A Low Whisper
Instead of concentrating on your problems and getting discouraged, focus on God and meditate on His promises for you. You may have fallen down, but you don’t have to stay down. God is ready, willing and able to pick you up. — Joyce Meyers
If we will not learn to eat the only food that the universe grows, then we must starve eternally. -C. S. Lewis
Highs and lows.
One minute we experience a victorious spiritual breakthrough and are on the top of the world.
The next minute the raw realities of life assault the very core of our faith.
As if that isn’t enough, the evil one loves to then whisper in our ears… “What a loser”… “You really can’t do anything right can you?”… “God isn’t listening”… “You will never be used”… “You’d better run for your life”… “God isn’t really there for you”…
And too often we believe him.
Elijah understood this.
Under the rule of King Ahab and his wicked wife Jezebel, the children of Israel had turned their back on God and worshipped Baal. In a bold attempt to turn the people’s hearts back to God, Elijah calls the prophets of Baal to a contest. A sacrifice was prepared and Elijah challenges, “And you call upon the name of your god, and I will call upon the name of the Lord, and the God who answers by fire, he is God.” (1 Kings 18:24 ESV)
The deceived prophets cried out to Baal all day and no fire fell. Elijah then takes his turn. He prays to the “God of Abraham, Isaac, and Israel…then the fire of the Lord fell and consumed the burnt offering, and when all of the people saw it, they fell on their faces and said, ‘The Lord He is God; the Lord He is God.’” (18:36-39 ESV)
Elijah experiences a stunning victory.
A short six verses later, Jezebel threatens to kill Elijah “by this time tomorrow” (19:2 ESV). Then “he was afraid, and he arose and ran for his life.” (19:3 ESV) Elijah sits down under a tree and asks to die – “O Lord, take away my life…” (19:4 ESV) and then falls asleep.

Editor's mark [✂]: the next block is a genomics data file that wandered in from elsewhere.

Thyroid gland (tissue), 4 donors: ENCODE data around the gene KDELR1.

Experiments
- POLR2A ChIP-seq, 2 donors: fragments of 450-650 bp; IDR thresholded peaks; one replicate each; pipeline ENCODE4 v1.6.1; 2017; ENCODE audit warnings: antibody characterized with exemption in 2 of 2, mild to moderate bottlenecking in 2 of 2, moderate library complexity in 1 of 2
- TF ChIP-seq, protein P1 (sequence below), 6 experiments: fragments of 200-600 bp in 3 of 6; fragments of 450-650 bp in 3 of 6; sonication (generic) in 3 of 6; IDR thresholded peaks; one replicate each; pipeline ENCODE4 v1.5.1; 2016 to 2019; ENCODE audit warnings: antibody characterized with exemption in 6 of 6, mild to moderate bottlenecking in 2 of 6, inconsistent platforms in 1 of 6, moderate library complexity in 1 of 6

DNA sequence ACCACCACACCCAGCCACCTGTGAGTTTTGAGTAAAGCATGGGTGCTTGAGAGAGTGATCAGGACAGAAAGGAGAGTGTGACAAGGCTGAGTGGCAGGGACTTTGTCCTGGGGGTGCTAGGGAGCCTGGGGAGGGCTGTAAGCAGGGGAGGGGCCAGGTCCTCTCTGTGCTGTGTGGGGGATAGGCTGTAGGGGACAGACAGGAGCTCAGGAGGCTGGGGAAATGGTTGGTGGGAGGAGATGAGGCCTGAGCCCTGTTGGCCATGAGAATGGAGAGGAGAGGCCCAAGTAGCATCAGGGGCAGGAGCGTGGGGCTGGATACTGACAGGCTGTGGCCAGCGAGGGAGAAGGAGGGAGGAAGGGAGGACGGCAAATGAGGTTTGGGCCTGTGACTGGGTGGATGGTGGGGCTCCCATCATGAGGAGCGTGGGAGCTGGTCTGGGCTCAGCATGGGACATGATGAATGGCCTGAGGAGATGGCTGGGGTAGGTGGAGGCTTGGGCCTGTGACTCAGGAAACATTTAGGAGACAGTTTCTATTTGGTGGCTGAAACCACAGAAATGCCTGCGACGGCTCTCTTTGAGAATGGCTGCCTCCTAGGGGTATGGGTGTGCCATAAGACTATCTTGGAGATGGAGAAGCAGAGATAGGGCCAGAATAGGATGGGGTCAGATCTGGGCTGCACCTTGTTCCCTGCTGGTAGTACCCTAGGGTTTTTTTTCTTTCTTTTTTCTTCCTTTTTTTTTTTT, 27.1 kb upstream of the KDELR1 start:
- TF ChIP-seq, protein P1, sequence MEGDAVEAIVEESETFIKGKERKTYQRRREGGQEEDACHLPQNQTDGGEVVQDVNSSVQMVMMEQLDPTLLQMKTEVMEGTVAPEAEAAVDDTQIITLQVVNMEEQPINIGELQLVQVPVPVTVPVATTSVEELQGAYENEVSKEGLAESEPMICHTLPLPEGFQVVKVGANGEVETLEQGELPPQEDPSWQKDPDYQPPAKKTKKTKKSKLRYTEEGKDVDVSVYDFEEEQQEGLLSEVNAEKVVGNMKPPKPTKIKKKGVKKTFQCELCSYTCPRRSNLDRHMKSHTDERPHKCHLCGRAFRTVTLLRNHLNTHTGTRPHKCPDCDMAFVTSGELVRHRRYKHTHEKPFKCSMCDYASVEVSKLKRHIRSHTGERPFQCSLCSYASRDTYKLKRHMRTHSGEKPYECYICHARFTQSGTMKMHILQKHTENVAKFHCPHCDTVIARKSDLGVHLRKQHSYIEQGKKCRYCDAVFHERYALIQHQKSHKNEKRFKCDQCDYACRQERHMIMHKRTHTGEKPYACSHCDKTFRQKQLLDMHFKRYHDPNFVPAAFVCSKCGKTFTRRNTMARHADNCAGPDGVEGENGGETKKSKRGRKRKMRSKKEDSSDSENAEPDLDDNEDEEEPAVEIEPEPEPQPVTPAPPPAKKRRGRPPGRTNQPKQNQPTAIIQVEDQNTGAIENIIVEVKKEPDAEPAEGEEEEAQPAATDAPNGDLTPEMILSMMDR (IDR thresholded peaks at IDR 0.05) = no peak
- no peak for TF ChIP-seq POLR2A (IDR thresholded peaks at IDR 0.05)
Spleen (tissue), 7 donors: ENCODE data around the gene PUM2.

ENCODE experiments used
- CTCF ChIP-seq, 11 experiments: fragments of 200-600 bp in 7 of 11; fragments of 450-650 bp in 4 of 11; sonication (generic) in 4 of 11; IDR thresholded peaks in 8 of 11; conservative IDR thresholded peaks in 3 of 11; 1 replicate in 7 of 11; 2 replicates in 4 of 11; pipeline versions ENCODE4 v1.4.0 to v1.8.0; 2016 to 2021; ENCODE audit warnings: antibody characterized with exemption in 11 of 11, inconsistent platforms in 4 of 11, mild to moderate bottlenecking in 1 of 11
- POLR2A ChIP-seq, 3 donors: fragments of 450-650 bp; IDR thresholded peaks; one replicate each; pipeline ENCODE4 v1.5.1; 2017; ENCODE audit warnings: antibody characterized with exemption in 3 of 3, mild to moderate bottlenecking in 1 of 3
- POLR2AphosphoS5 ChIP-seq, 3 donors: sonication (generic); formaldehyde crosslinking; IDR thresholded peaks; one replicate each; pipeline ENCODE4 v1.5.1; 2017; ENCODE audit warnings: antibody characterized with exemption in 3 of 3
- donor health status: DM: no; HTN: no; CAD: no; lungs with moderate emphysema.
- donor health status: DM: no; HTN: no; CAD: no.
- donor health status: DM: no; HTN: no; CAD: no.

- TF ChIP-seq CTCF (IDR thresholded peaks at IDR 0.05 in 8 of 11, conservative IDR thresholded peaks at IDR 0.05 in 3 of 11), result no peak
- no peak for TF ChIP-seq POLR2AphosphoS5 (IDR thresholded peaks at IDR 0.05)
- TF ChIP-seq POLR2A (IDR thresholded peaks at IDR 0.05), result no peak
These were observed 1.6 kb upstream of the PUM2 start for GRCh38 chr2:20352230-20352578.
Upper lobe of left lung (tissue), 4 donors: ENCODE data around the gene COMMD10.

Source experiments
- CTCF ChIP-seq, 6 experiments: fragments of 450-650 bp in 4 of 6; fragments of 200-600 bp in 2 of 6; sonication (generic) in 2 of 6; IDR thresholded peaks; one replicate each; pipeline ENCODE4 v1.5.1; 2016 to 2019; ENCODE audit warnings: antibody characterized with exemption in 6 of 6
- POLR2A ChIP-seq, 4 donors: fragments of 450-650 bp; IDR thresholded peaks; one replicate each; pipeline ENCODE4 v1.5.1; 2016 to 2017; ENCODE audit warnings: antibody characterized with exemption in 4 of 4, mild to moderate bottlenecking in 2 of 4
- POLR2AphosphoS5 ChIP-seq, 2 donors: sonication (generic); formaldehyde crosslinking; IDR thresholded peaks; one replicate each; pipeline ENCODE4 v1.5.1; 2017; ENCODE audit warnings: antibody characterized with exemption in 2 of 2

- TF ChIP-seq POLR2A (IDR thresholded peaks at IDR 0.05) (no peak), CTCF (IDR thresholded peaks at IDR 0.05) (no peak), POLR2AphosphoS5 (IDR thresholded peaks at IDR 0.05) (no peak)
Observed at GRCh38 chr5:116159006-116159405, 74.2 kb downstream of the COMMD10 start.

His triumph turned to discouragement – discouragement to depression – and depression to despair. What a turn of events
A quick scan of Elijah’s predicament can be best understood as the HALT syndrome. He found himself:
Hungry… he physically stopped eating
Angry… mad at God
Lonely… traveling in the journey alone
Tired… collapsed into sleep
Just when we think God isn’t there — that He has abandoned us – that the whole world would be better off without us – God is ready to meet us at each point of need.
Consider what happens next – – – An angel of the Lord wakes him up, and gives Elijah this simple instruction – “Arise and eat.” Elijah looked and there was “a cake baked on hot stones and a jar of water. And he “arose and ate and drank, and went in the strength of that food forty days and forty nights to Horeb, the mount of God.” (19:5-8 ESV)
If you’re in a pit, it just might be that you need real food and sleep.
Then notice vs. 12 – God lovingly reaches out to His servant. He doesn’t leave him hopeless – He speaks in the “sound of a low whisper”, reassuring him of his presence, power and provision.
The all-powerful God is also intensely personal.
In times of despair we must slow the process and lean into his voice — listening and obeying as He conforms our will to His.
God may perform great miracles; more often, however, He is quietly at work in the hearts and souls of His people, speaking words of truth and comfort.
Listen and follow Him.
It will turn your life around.